Many moons ago I started to write a post about the introduction of the Education and Health Care Plan system.
It wasn’t a bad post, I just wasn’t entirely comfortable writing about something that I wasn’t qualified in. I didn’t want to give the wrong advice. For someone to rely on what I said as being totally accurate. I felt that I owed my fellow SEN parents that. So I chose to not post it.
I see and have read a lot of information about the new SEN Code of Practice, EHCPs and what it means. A lot of what I read is terribly complicated and detailed.
As a former solicitor I’m used to reading legal documents, regulations, acts and codes. Even for me some of the things that have been shared to help are somewhat heavy to digest, particularly when these damn emotions get in my way. When you’re desperately seeking for an answer to a question, you get washed over with information which doesn’t answer your question. You get lost.
I undertook an IPSEA course about the new SEN Code and this helped me immensely. I’d read the Act and Code before and I thought I knew what it meant. Now I know that I’m right in my understanding. Knowledge truly is power.
When professionals tell you things, you assume that firstly they are telling the truth, secondly they wouldn’t mislead you and lastly that they actually know what they’re talking about. Trust me on many occasions they don’t. (I know that you’re shocked! 😁)
Evie has had her Statement of Educational Needs in place for many years now but it was time (according to her local authority) for transition to the new EHCP. So in January we had her transition meeting. At these meetings all professionals involved in Evie’s care are invited. Her SENCO, her head teacher, her 1:1, her teachers, her Speech and Language Therapist (SALT), a representative from the Local Authority and her Occupational Therapist.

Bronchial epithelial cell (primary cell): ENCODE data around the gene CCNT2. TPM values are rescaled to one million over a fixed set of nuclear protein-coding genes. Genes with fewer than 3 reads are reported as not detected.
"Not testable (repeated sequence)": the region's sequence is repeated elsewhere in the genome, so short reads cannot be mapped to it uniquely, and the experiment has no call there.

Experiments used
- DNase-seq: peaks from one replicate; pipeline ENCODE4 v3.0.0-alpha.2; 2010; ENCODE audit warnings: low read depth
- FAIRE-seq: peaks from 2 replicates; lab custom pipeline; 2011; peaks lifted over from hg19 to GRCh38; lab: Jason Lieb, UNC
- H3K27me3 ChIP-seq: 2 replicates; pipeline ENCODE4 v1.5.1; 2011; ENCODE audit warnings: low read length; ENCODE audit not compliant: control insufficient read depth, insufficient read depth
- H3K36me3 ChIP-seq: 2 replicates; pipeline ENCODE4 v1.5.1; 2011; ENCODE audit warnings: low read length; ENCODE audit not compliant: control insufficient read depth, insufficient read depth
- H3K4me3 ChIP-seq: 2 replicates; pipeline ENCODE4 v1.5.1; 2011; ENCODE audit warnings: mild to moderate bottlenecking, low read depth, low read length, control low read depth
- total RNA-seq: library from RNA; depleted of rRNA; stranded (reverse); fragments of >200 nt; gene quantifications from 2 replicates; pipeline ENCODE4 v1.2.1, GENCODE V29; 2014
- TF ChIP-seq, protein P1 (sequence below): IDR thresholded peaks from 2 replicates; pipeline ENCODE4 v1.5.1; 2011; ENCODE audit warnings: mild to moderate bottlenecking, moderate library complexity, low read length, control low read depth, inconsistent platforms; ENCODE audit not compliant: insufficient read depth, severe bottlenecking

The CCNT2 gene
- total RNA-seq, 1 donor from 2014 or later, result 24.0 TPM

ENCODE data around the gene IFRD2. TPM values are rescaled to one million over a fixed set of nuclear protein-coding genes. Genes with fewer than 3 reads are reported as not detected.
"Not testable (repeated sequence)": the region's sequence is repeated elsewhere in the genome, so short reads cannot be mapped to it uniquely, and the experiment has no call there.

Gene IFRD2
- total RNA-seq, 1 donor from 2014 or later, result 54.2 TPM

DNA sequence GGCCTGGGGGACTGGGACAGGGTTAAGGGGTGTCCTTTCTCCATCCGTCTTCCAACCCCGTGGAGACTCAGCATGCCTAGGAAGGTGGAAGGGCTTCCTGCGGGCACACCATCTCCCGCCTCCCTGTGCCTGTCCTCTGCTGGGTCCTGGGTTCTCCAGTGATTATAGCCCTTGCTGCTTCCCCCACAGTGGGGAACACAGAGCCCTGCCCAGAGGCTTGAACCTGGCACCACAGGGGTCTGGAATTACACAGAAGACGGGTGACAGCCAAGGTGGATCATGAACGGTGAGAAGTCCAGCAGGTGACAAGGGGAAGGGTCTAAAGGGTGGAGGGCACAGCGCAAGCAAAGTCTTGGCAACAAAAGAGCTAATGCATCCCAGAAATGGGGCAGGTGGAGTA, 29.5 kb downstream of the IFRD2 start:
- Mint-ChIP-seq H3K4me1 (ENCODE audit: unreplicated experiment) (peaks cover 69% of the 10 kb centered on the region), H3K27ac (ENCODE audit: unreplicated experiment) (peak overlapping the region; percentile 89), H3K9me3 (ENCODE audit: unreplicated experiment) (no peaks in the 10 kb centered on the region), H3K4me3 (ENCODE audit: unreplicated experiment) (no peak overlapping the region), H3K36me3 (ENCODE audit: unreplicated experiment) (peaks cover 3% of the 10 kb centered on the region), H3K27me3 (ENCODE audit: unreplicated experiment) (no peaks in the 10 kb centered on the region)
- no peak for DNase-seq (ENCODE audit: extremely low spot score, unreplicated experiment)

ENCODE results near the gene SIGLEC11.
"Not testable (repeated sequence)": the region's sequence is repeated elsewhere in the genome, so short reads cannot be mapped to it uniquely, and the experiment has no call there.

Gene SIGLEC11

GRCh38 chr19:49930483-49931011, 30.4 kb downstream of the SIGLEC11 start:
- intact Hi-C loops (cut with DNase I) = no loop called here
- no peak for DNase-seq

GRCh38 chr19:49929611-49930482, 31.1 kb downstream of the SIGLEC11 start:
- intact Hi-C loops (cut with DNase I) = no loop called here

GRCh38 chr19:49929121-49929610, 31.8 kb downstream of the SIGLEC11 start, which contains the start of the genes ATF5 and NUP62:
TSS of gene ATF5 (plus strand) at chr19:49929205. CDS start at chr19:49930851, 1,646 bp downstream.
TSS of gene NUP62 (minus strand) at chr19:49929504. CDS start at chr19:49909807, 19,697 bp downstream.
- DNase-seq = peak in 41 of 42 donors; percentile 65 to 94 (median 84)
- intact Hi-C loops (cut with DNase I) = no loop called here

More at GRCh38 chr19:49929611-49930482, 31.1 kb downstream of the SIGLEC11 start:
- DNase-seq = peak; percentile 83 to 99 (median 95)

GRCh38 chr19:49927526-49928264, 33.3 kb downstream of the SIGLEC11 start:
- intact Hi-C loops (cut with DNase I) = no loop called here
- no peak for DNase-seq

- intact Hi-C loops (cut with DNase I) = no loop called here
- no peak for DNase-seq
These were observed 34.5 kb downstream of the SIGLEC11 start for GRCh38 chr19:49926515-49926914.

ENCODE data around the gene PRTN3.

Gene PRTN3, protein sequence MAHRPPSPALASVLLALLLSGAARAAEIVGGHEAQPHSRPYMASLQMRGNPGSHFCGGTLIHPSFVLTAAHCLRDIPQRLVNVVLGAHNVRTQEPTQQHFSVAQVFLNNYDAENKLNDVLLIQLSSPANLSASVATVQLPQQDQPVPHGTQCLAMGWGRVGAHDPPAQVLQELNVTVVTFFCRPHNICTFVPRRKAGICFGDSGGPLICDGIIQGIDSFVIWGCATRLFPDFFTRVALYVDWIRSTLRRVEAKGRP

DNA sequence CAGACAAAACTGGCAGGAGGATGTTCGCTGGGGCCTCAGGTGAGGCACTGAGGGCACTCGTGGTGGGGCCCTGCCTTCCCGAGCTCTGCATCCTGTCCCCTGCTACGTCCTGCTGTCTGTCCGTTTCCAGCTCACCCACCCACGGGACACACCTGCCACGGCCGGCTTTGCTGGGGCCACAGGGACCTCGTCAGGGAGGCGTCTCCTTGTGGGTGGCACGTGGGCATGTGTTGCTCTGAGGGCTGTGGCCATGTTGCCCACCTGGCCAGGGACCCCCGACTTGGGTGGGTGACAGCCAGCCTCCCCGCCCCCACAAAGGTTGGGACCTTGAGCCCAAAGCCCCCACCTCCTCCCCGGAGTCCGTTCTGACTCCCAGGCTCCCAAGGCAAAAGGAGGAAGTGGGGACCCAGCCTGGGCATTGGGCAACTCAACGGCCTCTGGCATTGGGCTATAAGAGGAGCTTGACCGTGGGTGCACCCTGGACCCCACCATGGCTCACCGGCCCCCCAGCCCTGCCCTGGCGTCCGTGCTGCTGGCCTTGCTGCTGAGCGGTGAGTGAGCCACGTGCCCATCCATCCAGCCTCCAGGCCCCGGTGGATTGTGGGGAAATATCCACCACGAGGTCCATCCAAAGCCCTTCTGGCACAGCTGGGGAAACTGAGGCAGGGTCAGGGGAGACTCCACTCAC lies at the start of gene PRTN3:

Everyone prepares reports prior to these meetings, views of the child and parents are sought too.
Her OT didn’t attend. Didn’t file a report either.
After this meeting Evie’s paperwork went missing at the Local Authority. From what I can gather it just disappeared. We heard nothing. Her fab school SENCO chased up the LA regularly. I knew we were unlikely to hit the timescales denoted in the EHCP provision but I could live with that…provided that it was in place by the time Evie started school again in September. Come June and we had no news so we (her SENCO and I chased again). I impressed on the LA the importance of this document being in place for start of the school year. It transpires that she had a change of Local Authority Officer, yet no one had told us.
New school year is the time when Evie struggles. This year there are big changes ahead…no longer an infant but a junior. Different teacher, different school entrance, even a different and larger, easy to hide in (and potentially escape from) playground. From past experience we have learnt that Evie can struggle with change. She becomes anxious and her anxiety has physical manifestations. This is awful. For her. For us. For her teachers. So yes I am tense in the build up to the new school year.
We wanted to minimise that risk. We wanted to be prepared should our worst fears happen. Everyone who attended that meeting in January remains on high alert for the possibility of Evie struggling.
What I didn’t want was to have paperwork outstanding. I wanted to have nothing hanging over our heads…that come September we would be ready.
So in July I finally receive the draft EHCP. A few minor amendments needed and one specific requirement to specifically include the OT provision. Evie’s SALT provision is so detailed in her EHCP. Her OT provision is bland to say the least. To be honest it’s a bit comparable to the support she’s had to date (bar one lovely awesome OT).
I sent back my requests for amendments and was surprised to receive exactly the same copy a few weeks later still in draft form. It was almost as though the LA hadn’t realised that they had sent it before. When I spoke to them it turns out that they didn’t know that they had sent it and hadn’t read my response.